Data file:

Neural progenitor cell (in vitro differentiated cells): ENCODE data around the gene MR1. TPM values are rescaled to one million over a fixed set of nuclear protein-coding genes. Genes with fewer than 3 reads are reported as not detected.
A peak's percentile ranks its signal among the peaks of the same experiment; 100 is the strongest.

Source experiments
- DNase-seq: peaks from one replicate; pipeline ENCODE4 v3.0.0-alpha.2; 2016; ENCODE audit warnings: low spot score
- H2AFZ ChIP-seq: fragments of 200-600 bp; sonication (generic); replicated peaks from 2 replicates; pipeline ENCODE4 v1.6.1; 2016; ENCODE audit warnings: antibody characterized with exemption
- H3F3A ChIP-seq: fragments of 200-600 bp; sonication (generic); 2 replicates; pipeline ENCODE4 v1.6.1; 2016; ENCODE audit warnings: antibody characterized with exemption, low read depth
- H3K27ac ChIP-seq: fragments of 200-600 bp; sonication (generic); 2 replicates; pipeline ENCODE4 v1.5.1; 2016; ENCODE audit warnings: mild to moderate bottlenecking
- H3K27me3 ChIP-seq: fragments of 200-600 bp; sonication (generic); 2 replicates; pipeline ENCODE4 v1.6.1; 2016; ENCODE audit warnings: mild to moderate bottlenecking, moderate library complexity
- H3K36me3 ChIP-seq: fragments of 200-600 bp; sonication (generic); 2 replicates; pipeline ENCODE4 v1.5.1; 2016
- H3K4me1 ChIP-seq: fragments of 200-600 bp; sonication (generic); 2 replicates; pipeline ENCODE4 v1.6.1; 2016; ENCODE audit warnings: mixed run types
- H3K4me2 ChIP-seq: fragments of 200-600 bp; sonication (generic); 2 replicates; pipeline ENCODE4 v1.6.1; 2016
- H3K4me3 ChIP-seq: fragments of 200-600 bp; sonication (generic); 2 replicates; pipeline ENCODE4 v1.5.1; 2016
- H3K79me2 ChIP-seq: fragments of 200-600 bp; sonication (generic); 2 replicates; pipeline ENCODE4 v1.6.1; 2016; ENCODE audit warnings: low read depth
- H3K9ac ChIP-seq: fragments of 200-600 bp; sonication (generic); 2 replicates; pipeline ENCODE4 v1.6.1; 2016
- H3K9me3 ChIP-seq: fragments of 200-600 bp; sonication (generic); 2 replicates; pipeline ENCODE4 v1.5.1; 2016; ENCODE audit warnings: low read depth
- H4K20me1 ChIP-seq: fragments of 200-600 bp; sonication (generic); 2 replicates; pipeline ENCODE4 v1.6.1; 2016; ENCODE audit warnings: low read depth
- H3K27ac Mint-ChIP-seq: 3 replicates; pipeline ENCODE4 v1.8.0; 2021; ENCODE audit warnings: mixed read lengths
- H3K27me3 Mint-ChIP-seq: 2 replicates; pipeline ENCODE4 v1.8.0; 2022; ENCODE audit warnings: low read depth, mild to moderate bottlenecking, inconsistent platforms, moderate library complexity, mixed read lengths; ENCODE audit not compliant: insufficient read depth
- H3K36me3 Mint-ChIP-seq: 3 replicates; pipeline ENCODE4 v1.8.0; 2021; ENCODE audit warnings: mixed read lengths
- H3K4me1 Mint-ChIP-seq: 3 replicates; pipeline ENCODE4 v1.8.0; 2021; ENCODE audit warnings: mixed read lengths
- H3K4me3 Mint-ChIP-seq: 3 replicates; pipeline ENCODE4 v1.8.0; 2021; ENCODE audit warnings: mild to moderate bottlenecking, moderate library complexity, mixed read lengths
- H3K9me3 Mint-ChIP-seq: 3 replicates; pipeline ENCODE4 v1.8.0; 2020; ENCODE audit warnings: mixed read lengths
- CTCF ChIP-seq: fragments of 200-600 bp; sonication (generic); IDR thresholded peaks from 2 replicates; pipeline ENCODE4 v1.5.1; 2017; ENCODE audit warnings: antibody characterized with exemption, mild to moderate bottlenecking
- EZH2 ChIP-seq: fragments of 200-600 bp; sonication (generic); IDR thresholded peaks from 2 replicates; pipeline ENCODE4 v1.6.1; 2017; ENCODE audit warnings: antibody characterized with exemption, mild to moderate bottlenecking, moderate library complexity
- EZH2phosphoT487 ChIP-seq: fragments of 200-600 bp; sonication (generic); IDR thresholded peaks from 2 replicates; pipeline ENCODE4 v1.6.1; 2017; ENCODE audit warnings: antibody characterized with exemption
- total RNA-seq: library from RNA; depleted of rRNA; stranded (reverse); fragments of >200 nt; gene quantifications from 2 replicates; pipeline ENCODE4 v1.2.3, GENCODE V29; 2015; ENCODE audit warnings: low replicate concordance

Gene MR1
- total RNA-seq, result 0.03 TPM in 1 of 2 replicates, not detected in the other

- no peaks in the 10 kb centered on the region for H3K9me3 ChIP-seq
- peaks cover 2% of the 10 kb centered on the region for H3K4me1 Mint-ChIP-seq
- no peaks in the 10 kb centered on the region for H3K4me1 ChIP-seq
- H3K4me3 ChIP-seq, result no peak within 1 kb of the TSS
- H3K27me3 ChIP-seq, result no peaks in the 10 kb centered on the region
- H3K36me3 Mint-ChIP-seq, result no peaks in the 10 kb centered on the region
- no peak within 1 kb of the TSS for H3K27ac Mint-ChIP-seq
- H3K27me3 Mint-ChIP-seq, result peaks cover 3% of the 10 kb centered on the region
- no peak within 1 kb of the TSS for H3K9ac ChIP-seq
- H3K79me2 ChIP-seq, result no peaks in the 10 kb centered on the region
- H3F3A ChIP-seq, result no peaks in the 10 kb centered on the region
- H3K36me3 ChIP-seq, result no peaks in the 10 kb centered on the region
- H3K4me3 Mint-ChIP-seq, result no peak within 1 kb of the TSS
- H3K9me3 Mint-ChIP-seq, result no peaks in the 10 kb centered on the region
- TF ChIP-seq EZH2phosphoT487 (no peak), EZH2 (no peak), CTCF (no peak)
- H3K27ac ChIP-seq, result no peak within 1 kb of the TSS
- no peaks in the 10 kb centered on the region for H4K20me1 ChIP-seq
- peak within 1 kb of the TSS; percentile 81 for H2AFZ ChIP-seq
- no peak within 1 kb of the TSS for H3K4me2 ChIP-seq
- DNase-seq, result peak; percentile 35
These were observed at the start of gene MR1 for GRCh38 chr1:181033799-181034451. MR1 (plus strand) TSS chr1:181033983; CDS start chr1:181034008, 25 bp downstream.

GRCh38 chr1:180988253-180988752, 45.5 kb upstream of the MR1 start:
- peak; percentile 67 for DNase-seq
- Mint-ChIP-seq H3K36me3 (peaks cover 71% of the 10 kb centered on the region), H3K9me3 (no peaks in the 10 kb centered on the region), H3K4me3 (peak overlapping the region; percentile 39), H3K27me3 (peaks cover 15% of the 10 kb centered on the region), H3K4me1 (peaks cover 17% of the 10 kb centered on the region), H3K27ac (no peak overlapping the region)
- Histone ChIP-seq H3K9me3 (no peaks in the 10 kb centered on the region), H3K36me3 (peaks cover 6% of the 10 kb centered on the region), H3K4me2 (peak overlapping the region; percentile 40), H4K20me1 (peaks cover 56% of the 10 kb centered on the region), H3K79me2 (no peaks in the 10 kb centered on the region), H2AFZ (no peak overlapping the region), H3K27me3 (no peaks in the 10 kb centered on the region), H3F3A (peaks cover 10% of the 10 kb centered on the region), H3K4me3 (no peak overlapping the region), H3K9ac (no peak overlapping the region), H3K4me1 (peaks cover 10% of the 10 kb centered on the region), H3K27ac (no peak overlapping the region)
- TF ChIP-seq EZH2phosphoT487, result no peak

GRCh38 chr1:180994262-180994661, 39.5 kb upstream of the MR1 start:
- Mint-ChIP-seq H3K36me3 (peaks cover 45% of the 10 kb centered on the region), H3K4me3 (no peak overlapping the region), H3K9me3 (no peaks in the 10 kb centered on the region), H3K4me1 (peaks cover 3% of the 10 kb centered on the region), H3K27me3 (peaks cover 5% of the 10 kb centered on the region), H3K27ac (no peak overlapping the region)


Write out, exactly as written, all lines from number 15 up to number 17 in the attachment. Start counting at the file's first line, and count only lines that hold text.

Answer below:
- H3K9me3 ChIP-seq: fragments of 200-600 bp; sonication (generic); 2 replicates; pipeline ENCODE4 v1.5.1; 2016; ENCODE audit warnings: low read depth
- H4K20me1 ChIP-seq: fragments of 200-600 bp; sonication (generic); 2 replicates; pipeline ENCODE4 v1.6.1; 2016; ENCODE audit warnings: low read depth
- H3K27ac Mint-ChIP-seq: 3 replicates; pipeline ENCODE4 v1.8.0; 2021; ENCODE audit warnings: mixed read lengths